February 1, 2011

Why Every Business Person Should Have A BBF

By Paul Bieber

Sure you should have a BBF. The guy down the street has one. Quick, look it up in the index of the CRL catalog…they have everything. Nope, not this time. A BBF is: Best Business Friend.

A BBF is someone who knows you well, understands your business, and can tell you when you are going off-course. A BBF will help you through rough times with advice. A BBF will listen to you for an hour and not judge you. Together, you and your BBF can role play situations and come up with pathways to solve problems.

Your BBF can be your accountant, lawyer, a consultant, or someone else in your trade that you don’t compete with. If your company is large enough, you may have a partner or key employee that fits this role. Having a BBF is like a marriage…you don’t have to agree with everything, but you comment clearly and from your heart.

You may only speak to your BBF once a quarter, or maybe weekly if you are involved in some sort of crisis or change. You should schedule a regular dinner where the topics are laid out for discussion. The topics don’t have to be problems…maybe you want to grow into a new product line…maybe it is time to invest in a new building or maybe new equipment. Let’s say you are having a hard time deciding whether to hire Jack or Joe for a job in your shop. Make the case for each one to your BBF, and let the BBF tell you which one you should hire. A good BBF will be able to tell you what you feel by listening to your descriptions about Joe and Jack.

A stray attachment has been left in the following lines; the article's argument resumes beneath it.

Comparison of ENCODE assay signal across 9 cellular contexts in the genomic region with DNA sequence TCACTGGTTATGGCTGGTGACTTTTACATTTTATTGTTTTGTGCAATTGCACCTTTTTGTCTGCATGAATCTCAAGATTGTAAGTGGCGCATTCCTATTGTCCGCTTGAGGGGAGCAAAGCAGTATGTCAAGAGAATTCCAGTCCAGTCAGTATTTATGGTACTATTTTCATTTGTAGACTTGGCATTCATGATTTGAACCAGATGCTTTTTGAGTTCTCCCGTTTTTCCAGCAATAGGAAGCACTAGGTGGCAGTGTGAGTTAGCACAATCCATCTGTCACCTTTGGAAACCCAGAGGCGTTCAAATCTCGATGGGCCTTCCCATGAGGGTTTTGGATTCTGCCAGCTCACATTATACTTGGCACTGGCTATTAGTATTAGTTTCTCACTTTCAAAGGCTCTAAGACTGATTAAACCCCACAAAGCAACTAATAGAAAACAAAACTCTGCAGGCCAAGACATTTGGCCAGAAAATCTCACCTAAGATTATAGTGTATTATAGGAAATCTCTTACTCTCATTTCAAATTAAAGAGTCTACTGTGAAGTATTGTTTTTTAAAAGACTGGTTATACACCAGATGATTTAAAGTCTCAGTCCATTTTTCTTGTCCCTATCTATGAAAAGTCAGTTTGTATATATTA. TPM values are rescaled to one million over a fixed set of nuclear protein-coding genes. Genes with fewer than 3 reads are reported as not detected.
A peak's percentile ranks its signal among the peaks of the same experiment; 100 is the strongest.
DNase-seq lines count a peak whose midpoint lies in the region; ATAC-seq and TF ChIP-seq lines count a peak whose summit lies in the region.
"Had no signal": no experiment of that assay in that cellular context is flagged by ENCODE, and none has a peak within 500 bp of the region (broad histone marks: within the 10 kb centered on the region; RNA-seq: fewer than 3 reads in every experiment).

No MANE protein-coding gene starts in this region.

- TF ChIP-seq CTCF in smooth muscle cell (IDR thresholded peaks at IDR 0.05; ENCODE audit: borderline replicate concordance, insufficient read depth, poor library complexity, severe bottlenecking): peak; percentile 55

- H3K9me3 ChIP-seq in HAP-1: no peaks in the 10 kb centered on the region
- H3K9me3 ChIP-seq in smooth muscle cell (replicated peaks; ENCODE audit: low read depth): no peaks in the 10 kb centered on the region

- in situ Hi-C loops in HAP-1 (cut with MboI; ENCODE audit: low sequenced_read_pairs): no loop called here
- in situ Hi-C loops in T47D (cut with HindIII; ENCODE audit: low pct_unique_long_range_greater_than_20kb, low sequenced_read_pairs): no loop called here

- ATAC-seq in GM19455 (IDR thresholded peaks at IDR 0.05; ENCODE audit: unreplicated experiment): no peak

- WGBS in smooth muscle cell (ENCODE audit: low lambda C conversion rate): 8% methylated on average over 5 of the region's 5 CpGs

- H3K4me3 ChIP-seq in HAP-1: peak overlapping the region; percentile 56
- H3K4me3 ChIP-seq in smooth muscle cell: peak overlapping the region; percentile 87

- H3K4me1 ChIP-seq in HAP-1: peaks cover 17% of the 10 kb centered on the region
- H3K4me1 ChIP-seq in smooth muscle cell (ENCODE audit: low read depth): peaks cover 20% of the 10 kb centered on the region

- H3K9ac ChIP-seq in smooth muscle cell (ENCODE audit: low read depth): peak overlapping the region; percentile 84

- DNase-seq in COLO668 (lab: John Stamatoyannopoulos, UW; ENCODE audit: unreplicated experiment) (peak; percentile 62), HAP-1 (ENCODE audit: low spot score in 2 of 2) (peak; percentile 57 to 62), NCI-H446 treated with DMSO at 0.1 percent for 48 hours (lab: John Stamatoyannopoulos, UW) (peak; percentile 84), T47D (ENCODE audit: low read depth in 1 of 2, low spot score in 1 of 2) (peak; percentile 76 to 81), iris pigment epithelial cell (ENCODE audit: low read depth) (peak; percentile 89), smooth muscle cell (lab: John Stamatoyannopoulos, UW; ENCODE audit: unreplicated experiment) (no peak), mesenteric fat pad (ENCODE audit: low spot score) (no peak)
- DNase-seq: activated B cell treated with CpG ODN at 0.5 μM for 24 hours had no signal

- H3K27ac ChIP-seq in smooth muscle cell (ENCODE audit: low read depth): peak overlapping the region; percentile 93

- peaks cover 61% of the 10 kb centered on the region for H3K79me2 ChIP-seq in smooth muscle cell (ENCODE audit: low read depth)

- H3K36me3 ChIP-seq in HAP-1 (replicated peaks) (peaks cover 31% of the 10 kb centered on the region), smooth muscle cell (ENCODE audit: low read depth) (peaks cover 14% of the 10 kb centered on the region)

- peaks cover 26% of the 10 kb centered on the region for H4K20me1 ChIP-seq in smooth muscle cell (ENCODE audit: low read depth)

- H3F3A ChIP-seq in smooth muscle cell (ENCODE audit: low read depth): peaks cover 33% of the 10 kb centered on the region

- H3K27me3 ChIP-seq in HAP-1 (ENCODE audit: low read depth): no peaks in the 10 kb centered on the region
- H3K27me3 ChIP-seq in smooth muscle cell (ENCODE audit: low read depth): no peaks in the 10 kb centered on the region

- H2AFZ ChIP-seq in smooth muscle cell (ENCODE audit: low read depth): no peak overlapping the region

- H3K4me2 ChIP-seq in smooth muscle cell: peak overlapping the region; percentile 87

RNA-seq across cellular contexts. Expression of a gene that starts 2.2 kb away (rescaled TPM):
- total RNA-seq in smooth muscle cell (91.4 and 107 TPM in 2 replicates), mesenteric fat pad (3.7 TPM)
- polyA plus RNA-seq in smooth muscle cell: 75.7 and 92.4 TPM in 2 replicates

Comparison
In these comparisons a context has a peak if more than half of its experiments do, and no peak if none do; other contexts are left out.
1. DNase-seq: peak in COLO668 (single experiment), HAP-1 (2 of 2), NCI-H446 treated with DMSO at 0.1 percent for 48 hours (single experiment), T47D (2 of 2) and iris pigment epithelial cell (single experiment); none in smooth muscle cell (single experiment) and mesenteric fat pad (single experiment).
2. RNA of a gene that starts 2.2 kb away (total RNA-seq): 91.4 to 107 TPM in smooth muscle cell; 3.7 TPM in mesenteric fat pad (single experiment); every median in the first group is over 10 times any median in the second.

And, turnabout is fair play. When someone asks you to help them in this same way, do it. Pass it on. You will learn more about yourself and your business decision making at the same time.

If your BBF is a professional, expect to pay them their hourly rate…and you pick up dinner to boot. If it is a friend, don’t pay them, but if you have a good year, a modest gift would be in order.

There is an old expression, “It is lonely at the top”. Whether your are a sole proprietor or CEO of a large company, you need the outlet to share your ideas and heartaches. Go to trade groups and find a kindred soul. Go to the Chamber of Commerce meetings and listen to people’s questions…see who is on your wavelength. It may take a year to gain the trust in someone to share your basic business thoughts and problems. It is worth the effort.

A special note from Paul…Last week I received a great comment on my blog regarding violence in the workplace and firing an employee. Mr. Kim Mann, an attorney who knows the glass business inside and out, suggested that you contact your attorney prior to the final dismissal as a last word of advice. This is good advice and I should have mentioned this in my blog. Thanks, Kim.